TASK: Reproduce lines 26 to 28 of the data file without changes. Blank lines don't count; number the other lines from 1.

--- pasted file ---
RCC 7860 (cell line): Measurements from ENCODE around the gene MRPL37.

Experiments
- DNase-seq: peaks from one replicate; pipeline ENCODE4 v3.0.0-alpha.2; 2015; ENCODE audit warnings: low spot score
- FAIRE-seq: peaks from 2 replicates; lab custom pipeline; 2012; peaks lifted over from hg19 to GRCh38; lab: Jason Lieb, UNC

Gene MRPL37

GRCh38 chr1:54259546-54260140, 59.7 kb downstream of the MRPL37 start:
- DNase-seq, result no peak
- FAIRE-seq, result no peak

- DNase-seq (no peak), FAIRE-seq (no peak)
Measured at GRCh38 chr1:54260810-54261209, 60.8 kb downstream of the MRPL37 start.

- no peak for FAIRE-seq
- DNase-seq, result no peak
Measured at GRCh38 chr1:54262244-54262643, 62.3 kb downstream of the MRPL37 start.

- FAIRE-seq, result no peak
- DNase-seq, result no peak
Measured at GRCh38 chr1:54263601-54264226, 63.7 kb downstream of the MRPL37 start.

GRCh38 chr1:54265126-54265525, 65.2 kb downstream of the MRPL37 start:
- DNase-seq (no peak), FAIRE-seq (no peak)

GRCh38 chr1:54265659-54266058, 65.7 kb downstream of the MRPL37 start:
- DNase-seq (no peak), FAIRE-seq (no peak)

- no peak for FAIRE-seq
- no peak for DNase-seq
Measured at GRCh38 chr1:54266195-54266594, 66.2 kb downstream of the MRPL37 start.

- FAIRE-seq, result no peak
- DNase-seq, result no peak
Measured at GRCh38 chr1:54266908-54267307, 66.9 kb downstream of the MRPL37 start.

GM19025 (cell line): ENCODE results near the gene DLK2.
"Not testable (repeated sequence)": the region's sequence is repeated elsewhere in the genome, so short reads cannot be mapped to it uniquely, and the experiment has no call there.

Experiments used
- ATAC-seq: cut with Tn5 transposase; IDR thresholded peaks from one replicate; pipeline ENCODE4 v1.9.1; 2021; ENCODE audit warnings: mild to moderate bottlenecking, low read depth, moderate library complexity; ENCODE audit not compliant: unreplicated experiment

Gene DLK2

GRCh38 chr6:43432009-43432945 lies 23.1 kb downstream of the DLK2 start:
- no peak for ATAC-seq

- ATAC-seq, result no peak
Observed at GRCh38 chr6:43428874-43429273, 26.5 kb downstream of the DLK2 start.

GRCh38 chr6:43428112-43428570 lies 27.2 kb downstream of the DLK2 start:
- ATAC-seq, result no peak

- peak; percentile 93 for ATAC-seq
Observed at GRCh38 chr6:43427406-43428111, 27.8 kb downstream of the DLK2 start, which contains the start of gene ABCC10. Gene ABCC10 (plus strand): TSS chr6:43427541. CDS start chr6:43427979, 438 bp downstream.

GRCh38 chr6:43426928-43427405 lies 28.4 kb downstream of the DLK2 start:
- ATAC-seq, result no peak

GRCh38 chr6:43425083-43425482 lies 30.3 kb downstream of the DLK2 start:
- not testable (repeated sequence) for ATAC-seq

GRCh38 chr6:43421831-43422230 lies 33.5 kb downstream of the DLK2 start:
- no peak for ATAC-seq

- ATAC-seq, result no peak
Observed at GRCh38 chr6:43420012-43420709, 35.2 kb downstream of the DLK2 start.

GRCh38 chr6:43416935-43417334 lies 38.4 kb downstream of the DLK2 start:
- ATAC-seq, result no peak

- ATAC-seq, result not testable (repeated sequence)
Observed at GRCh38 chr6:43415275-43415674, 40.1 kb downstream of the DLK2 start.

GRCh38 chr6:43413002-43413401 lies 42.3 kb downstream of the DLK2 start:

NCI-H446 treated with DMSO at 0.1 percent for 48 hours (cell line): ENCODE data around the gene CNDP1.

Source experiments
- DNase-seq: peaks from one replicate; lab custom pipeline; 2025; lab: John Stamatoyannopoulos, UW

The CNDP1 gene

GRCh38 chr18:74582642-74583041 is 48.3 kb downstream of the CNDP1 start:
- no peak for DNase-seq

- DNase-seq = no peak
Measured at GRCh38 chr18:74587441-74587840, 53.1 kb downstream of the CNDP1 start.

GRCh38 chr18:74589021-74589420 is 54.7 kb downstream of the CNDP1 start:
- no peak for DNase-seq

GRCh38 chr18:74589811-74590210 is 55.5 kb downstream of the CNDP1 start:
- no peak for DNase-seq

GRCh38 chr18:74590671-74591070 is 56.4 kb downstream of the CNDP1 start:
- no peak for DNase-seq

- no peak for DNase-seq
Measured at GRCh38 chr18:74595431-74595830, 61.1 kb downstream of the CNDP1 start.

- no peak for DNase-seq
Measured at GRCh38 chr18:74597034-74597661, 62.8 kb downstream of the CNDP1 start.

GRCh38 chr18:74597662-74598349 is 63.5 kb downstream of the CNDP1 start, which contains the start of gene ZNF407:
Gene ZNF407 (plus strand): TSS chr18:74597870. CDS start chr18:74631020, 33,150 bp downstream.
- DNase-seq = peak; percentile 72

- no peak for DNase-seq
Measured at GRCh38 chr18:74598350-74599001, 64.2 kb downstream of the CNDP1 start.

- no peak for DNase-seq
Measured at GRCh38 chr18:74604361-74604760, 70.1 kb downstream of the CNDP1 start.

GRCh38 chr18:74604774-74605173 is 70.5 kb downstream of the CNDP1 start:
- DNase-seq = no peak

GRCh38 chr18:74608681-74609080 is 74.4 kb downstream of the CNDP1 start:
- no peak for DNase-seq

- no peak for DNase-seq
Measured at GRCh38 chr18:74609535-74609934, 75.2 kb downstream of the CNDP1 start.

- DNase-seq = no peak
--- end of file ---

Measured at GRCh38 chr1:54266908-54267307, 66.9 kb downstream of the MRPL37 start.

GM19025 (cell line): ENCODE results near the gene DLK2.
"Not testable (repeated sequence)": the region's sequence is repeated elsewhere in the genome, so short reads cannot be mapped to it uniquely, and the experiment has no call there.